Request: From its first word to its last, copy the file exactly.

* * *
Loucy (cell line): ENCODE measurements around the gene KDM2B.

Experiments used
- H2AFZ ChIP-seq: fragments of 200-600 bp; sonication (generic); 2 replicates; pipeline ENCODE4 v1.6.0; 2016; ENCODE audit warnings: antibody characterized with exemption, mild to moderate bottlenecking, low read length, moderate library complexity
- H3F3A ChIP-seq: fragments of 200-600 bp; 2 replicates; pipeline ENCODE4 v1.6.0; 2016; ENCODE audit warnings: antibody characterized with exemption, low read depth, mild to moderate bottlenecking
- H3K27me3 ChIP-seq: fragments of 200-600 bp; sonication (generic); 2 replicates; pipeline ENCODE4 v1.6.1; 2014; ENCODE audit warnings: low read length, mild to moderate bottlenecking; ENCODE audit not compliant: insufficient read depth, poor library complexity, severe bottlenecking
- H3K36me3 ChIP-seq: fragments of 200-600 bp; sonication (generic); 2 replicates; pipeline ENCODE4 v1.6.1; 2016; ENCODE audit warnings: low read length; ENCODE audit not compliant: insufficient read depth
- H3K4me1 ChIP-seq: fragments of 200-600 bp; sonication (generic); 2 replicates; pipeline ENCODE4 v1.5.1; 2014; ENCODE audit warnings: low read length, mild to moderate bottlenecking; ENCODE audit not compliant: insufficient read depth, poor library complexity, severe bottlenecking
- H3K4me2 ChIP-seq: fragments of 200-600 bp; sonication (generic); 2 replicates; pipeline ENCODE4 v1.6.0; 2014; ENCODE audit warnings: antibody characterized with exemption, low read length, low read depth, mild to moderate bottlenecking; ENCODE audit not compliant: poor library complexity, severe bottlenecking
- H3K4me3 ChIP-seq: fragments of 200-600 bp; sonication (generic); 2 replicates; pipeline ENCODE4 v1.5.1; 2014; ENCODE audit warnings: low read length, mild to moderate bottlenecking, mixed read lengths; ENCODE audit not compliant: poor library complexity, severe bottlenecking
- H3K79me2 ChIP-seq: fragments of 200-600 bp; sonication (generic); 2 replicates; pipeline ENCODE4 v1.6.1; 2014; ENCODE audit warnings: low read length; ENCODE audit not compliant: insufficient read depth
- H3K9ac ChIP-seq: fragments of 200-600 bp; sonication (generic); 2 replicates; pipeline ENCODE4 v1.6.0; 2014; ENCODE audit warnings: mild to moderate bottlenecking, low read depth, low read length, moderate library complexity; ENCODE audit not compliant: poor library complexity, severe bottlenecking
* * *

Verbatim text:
Loucy (cell line): ENCODE measurements around the gene KDM2B.

Experiments used
- H2AFZ ChIP-seq: fragments of 200-600 bp; sonication (generic); 2 replicates; pipeline ENCODE4 v1.6.0; 2016; ENCODE audit warnings: antibody characterized with exemption, mild to moderate bottlenecking, low read length, moderate library complexity
- H3F3A ChIP-seq: fragments of 200-600 bp; 2 replicates; pipeline ENCODE4 v1.6.0; 2016; ENCODE audit warnings: antibody characterized with exemption, low read depth, mild to moderate bottlenecking
- H3K27me3 ChIP-seq: fragments of 200-600 bp; sonication (generic); 2 replicates; pipeline ENCODE4 v1.6.1; 2014; ENCODE audit warnings: low read length, mild to moderate bottlenecking; ENCODE audit not compliant: insufficient read depth, poor library complexity, severe bottlenecking
- H3K36me3 ChIP-seq: fragments of 200-600 bp; sonication (generic); 2 replicates; pipeline ENCODE4 v1.6.1; 2016; ENCODE audit warnings: low read length; ENCODE audit not compliant: insufficient read depth
- H3K4me1 ChIP-seq: fragments of 200-600 bp; sonication (generic); 2 replicates; pipeline ENCODE4 v1.5.1; 2014; ENCODE audit warnings: low read length, mild to moderate bottlenecking; ENCODE audit not compliant: insufficient read depth, poor library complexity, severe bottlenecking
- H3K4me2 ChIP-seq: fragments of 200-600 bp; sonication (generic); 2 replicates; pipeline ENCODE4 v1.6.0; 2014; ENCODE audit warnings: antibody characterized with exemption, low read length, low read depth, mild to moderate bottlenecking; ENCODE audit not compliant: poor library complexity, severe bottlenecking
- H3K4me3 ChIP-seq: fragments of 200-600 bp; sonication (generic); 2 replicates; pipeline ENCODE4 v1.5.1; 2014; ENCODE audit warnings: low read length, mild to moderate bottlenecking, mixed read lengths; ENCODE audit not compliant: poor library complexity, severe bottlenecking
- H3K79me2 ChIP-seq: fragments of 200-600 bp; sonication (generic); 2 replicates; pipeline ENCODE4 v1.6.1; 2014; ENCODE audit warnings: low read length; ENCODE audit not compliant: insufficient read depth
- H3K9ac ChIP-seq: fragments of 200-600 bp; sonication (generic); 2 replicates; pipeline ENCODE4 v1.6.0; 2014; ENCODE audit warnings: mild to moderate bottlenecking, low read depth, low read length, moderate library complexity; ENCODE audit not compliant: poor library complexity, severe bottlenecking